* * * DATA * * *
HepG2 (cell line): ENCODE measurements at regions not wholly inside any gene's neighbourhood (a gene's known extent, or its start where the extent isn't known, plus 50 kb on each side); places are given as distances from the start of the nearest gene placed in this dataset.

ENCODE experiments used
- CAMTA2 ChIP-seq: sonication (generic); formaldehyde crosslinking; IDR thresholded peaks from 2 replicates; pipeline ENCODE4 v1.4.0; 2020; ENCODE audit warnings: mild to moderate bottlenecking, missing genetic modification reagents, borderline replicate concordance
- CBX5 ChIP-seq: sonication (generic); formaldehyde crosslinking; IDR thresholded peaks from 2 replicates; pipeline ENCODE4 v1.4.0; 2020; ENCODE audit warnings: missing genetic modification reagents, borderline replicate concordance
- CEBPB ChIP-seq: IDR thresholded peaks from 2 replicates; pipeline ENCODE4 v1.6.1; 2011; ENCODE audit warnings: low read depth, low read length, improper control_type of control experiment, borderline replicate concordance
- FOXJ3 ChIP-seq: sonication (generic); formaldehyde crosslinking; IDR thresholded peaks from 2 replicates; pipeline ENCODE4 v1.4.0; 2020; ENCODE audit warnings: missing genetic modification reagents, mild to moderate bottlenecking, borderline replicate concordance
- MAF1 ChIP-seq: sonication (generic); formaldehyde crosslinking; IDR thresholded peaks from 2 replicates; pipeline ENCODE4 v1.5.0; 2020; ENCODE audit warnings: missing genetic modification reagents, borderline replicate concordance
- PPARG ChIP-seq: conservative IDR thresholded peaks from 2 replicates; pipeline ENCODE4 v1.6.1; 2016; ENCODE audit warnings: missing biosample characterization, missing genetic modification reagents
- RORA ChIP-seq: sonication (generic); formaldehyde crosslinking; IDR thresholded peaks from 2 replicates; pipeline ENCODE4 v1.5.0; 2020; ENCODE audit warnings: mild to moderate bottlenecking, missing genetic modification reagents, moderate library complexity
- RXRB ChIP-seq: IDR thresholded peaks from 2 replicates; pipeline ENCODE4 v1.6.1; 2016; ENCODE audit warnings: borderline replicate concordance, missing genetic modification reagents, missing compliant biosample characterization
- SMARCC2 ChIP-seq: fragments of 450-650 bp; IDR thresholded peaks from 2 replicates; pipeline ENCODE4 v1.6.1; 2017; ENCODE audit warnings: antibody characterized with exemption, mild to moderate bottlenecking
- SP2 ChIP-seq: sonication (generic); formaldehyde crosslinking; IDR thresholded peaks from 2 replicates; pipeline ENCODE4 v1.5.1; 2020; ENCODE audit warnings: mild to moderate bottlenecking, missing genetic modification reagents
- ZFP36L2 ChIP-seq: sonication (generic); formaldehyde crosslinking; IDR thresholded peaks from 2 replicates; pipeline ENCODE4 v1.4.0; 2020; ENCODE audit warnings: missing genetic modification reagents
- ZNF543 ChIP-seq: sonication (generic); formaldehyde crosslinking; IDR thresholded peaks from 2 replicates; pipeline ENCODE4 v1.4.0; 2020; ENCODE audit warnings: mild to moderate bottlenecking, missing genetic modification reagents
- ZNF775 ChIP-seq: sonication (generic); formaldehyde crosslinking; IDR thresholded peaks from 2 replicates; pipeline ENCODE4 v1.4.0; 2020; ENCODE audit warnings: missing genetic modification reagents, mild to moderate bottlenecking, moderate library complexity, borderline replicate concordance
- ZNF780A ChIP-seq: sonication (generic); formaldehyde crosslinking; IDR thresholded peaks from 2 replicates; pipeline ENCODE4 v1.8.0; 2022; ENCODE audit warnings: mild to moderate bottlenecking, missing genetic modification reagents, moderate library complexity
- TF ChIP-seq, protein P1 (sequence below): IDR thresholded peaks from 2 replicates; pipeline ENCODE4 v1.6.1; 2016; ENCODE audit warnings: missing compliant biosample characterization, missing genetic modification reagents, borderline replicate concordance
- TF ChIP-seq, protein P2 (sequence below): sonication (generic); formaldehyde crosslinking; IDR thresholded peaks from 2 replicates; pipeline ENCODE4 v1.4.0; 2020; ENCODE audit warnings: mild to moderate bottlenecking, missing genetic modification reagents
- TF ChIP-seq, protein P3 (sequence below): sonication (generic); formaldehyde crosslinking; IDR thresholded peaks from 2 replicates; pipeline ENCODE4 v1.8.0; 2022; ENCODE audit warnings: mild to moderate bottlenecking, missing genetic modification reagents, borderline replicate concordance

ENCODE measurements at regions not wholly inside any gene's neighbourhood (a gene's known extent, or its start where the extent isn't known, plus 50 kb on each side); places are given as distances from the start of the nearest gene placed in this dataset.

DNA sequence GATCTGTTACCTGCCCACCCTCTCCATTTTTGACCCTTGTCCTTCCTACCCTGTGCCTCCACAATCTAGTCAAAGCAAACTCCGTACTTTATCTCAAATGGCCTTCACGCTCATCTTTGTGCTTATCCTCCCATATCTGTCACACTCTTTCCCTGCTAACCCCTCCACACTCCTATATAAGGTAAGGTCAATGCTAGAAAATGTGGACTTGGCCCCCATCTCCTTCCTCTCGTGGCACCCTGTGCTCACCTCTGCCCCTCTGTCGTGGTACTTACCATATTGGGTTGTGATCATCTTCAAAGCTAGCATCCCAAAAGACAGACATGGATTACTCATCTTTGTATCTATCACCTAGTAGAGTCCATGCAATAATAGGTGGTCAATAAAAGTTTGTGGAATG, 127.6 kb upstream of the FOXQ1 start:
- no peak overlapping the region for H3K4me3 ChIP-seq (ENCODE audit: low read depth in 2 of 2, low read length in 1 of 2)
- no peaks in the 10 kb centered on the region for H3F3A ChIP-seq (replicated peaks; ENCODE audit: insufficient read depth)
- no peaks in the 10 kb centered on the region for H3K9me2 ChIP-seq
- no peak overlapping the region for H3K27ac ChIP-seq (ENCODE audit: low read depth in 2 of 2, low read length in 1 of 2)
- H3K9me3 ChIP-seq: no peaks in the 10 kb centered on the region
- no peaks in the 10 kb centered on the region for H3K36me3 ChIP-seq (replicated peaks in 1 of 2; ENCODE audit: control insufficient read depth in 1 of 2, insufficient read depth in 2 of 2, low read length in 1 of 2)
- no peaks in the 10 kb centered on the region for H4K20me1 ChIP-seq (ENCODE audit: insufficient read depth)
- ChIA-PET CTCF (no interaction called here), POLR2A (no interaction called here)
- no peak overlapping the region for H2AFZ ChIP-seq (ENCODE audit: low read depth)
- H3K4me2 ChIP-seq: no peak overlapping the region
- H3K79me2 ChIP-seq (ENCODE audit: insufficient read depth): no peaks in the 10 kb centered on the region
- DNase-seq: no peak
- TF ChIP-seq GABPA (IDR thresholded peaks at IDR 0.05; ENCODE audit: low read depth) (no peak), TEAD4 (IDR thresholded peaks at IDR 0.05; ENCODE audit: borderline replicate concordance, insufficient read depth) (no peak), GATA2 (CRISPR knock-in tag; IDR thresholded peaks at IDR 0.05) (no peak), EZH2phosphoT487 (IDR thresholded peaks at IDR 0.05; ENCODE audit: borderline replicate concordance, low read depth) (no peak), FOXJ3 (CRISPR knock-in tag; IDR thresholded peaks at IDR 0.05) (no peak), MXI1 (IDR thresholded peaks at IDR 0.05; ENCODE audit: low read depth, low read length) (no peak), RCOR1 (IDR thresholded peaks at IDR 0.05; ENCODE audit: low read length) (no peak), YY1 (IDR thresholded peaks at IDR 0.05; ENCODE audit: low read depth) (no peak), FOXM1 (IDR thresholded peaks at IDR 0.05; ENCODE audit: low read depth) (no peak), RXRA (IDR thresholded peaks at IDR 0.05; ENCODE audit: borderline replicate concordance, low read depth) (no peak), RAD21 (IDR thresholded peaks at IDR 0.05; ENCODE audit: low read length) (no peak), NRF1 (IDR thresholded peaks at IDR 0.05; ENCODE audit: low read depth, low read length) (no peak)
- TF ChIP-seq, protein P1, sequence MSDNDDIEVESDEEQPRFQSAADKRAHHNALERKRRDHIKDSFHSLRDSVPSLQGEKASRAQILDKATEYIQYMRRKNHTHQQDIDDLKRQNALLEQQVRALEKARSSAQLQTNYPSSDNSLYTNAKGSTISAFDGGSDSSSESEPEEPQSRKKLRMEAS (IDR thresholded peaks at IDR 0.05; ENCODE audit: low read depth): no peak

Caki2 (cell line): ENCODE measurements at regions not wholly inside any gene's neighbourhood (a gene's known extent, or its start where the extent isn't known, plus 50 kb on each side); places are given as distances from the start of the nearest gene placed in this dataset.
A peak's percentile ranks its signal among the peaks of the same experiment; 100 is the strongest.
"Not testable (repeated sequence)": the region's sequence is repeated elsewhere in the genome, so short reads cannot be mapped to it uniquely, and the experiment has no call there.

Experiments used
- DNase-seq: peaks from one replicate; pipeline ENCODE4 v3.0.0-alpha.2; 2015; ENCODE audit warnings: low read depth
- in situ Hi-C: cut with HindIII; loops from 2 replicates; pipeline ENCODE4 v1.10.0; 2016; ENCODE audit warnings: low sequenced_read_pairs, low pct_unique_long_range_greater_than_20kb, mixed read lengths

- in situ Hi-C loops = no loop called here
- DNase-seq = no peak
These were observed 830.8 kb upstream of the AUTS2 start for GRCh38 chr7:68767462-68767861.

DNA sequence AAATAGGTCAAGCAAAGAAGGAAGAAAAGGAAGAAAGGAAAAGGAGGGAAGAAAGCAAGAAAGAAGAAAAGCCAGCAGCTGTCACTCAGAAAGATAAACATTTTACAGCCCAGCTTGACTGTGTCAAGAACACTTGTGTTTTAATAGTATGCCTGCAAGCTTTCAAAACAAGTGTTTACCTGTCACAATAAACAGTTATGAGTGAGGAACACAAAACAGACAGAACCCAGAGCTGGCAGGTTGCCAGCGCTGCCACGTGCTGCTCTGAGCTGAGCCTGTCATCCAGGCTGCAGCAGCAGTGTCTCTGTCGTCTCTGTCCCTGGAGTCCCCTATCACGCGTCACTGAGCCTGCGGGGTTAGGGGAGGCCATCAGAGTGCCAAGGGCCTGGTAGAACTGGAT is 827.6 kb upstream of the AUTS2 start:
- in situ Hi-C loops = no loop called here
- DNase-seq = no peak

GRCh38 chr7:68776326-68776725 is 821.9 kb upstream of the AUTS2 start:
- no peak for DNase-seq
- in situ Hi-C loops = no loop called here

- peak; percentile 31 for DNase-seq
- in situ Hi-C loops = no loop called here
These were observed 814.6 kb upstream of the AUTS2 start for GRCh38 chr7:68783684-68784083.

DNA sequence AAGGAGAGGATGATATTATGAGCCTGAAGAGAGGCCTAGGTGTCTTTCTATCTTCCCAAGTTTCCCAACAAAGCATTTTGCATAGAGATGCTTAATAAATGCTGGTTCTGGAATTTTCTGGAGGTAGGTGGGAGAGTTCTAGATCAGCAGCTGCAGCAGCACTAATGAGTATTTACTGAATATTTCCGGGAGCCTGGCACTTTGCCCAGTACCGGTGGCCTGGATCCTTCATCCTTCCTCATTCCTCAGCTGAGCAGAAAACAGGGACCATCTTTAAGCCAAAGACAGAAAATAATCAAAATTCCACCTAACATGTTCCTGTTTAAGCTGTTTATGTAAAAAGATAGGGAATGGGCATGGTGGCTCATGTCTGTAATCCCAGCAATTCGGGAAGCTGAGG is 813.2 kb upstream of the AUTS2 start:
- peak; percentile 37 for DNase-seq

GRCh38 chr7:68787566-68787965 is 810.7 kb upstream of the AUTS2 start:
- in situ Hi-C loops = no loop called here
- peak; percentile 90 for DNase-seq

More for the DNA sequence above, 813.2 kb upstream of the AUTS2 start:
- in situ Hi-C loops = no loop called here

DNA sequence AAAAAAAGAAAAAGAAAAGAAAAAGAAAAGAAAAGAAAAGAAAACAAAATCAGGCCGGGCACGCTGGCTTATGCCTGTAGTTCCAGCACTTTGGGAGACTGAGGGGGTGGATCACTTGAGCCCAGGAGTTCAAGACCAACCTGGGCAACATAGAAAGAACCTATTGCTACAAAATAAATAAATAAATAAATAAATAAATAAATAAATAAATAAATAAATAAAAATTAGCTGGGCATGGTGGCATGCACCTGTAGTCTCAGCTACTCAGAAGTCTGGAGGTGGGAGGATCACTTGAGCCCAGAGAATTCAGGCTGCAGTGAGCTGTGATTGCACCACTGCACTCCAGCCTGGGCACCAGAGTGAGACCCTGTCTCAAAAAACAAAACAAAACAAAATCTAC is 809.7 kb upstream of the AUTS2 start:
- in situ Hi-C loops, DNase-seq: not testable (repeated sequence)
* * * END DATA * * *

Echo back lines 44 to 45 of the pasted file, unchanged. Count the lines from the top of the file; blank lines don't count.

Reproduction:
These were observed 830.8 kb upstream of the AUTS2 start for GRCh38 chr7:68767462-68767861.

DNA sequence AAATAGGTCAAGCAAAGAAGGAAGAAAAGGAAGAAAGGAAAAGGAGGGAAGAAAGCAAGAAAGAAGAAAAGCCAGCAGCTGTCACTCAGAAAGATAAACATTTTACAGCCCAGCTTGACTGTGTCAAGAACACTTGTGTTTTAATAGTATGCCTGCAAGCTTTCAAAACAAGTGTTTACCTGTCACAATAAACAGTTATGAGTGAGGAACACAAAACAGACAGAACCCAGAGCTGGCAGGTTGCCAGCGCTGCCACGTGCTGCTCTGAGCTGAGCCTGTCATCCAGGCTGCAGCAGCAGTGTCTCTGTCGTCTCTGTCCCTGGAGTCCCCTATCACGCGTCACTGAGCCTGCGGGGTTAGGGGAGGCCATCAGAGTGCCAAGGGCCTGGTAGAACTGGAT is 827.6 kb upstream of the AUTS2 start: